But it’s worth pointing out that half of the 10 lead comedy acting nominees at the Globes are featured on cable shows as stars: Louis C.K. and Dunham generate substantial buzz and critical acclaim with their personally crafted half-hours.
What about longform? As usual, it’s dominated on both the Globes and SAG lists by HBO and its made-for-TV movies Game Change, Hemingway & Gellhorn, and The Girl along with stars including Nicole Kidman, Clive Owen, Julianne Moore, Woody Harrelson, and Sienna Miller. That’s not to mention the mega-rated History Channel mini Hatfields & McCoys and its lead Kevin Costner.
Having a feature-star pedigree is no guarantee of success at either the Globes or the SAG Awards, however, what seems to help is youth (if you’re a series) and age (if you’re an actor). And it never, ever hurts to be named Alec Baldwin.
Pete Hammond is Deadline’s awards columnist. This article appeared in the Dec. 19 issue of AwardsLine.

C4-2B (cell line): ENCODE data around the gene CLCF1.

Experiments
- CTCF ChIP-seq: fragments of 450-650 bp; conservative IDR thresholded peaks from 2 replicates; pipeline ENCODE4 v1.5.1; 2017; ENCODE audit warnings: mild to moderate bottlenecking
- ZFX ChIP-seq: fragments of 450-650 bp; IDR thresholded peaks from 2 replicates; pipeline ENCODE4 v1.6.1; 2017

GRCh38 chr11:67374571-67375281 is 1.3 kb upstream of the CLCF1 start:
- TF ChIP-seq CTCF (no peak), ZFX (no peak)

With freshly minted nominations from the Golden Globes, Critics Choice Movie Awards, SAG, AFI, and a slew of critics groups chiming in every day, there are many voices trying to influence the race for Oscar’s best picture of 2012. But does it matter, or is all of this just a lot of white noise as far as Academy voters are concerned?
The effect all this has is an even bigger question this year than in the past because of the earlier timetable the Academy of Motion Picture Arts & Sciences introduced for voting coupled with the new online electronic voting options. With ballots going out Dec. 17 and due back Jan. 3 (essentially right in the heart of the holidays) and a big rush for members to see the major contenders, which are mostly November and December openings, the influence factor of other awards could be more significant than ever, if only to get voters to focus on key films these